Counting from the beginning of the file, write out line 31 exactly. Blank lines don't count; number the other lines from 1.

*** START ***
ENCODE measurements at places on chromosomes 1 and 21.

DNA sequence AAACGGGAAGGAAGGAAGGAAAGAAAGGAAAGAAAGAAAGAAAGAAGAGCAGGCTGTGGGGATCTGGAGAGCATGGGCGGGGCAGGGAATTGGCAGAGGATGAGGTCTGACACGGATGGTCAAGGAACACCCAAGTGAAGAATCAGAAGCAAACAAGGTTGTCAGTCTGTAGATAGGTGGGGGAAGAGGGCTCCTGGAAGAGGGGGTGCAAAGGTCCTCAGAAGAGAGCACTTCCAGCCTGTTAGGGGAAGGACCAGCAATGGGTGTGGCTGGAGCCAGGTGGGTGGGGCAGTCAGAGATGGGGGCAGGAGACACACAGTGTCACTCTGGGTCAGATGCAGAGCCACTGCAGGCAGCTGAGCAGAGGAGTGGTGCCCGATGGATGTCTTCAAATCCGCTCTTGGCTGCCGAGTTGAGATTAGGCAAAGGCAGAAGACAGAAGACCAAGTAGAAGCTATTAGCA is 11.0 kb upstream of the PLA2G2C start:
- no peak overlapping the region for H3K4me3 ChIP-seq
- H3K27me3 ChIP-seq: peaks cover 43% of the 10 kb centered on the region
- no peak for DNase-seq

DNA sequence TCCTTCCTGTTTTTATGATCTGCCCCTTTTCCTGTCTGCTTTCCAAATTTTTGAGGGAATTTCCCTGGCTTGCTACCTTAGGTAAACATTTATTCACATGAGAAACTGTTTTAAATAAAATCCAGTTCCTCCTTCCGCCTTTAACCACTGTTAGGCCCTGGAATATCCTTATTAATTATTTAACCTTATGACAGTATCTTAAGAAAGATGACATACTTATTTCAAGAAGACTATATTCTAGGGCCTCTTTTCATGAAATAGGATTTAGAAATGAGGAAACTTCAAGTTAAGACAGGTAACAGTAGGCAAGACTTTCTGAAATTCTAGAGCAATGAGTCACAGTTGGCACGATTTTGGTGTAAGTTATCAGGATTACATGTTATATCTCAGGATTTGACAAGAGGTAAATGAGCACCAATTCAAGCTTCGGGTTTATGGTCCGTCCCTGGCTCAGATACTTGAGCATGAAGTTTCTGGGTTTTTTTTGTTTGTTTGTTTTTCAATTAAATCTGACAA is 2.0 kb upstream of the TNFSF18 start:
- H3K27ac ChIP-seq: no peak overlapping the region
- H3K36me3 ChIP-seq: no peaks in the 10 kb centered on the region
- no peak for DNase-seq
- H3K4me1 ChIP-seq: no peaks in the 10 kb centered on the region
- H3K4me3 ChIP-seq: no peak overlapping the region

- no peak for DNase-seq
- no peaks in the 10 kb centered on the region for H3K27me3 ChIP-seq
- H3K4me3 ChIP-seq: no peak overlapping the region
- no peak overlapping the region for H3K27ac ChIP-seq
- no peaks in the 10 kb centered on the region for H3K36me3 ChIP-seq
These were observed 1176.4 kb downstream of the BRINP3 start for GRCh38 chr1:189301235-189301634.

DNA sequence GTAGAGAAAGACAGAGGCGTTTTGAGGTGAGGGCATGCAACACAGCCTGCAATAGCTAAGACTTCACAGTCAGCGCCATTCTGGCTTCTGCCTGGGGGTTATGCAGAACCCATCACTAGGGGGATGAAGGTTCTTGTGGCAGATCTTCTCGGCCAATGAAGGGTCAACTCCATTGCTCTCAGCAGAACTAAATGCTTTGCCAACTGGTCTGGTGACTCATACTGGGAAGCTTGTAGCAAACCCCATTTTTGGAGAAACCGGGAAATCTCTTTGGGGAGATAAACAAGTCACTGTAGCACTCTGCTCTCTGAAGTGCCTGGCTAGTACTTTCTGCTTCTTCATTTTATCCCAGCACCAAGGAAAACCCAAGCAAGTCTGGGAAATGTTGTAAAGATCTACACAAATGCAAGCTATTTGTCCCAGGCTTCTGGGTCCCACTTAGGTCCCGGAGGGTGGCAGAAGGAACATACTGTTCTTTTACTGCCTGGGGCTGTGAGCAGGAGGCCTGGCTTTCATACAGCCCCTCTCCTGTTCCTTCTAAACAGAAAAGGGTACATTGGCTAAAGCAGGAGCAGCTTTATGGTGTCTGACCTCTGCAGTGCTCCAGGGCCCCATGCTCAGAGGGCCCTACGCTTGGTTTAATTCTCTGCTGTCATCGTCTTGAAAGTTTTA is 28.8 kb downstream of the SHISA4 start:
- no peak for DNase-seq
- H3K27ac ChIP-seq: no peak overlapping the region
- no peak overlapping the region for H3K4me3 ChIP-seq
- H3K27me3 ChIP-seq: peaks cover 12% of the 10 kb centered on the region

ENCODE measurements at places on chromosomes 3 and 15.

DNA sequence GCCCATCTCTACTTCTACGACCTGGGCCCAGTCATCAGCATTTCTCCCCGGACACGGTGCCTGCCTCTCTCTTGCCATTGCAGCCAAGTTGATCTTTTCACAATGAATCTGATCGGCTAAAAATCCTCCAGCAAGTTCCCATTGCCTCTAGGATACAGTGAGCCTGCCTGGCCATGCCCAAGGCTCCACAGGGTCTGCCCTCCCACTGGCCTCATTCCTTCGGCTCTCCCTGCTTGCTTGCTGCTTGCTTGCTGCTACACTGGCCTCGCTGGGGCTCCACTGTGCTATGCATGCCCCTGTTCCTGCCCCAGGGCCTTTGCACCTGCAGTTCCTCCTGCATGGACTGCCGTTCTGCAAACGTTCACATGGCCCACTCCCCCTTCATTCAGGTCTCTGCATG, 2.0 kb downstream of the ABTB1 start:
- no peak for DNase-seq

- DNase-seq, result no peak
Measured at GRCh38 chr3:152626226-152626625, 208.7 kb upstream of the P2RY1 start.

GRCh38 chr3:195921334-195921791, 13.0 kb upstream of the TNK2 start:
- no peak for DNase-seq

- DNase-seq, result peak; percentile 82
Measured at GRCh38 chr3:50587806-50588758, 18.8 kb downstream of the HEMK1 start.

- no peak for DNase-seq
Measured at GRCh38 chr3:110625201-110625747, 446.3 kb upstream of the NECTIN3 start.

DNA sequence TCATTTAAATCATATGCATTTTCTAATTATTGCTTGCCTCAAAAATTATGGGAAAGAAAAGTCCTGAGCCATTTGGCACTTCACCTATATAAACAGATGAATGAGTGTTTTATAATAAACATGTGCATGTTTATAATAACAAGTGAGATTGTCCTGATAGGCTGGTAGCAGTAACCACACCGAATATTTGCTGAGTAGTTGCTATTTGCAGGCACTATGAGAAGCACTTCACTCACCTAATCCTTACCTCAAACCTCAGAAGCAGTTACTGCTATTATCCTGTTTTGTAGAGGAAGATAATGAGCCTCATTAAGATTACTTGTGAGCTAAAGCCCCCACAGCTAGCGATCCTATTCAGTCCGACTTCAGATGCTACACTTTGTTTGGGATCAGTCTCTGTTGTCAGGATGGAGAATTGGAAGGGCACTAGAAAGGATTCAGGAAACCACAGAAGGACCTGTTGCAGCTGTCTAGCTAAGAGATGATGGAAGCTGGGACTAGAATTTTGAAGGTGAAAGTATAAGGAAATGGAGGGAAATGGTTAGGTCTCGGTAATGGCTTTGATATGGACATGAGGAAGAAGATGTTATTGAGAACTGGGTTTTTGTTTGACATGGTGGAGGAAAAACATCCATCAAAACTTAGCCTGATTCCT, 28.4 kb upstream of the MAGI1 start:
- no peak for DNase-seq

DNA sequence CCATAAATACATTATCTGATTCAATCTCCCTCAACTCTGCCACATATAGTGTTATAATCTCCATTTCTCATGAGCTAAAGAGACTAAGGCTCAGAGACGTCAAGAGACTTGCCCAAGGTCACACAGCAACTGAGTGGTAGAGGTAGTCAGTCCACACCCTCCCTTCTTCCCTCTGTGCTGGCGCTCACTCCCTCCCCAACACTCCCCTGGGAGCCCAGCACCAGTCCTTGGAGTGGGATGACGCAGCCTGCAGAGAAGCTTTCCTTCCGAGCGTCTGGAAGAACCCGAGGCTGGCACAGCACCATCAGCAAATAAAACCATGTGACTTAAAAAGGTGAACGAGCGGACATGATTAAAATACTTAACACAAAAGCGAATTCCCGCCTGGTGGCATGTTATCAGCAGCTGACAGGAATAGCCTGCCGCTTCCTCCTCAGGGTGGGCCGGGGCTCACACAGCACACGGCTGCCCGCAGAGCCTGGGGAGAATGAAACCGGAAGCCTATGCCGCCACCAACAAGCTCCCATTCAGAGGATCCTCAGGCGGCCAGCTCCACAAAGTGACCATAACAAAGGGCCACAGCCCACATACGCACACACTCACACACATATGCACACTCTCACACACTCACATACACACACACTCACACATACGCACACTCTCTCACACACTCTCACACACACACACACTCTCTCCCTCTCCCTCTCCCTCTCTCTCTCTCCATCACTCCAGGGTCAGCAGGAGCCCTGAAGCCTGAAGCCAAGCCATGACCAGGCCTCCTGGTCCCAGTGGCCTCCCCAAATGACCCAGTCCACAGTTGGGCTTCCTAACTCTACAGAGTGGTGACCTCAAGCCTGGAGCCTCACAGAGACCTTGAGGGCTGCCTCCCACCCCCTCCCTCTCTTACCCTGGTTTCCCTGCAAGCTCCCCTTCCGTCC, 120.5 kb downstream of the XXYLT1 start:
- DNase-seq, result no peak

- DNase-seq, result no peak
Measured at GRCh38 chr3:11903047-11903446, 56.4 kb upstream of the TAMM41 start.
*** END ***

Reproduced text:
Measured at GRCh38 chr3:50587806-50588758, 18.8 kb downstream of the HEMK1 start.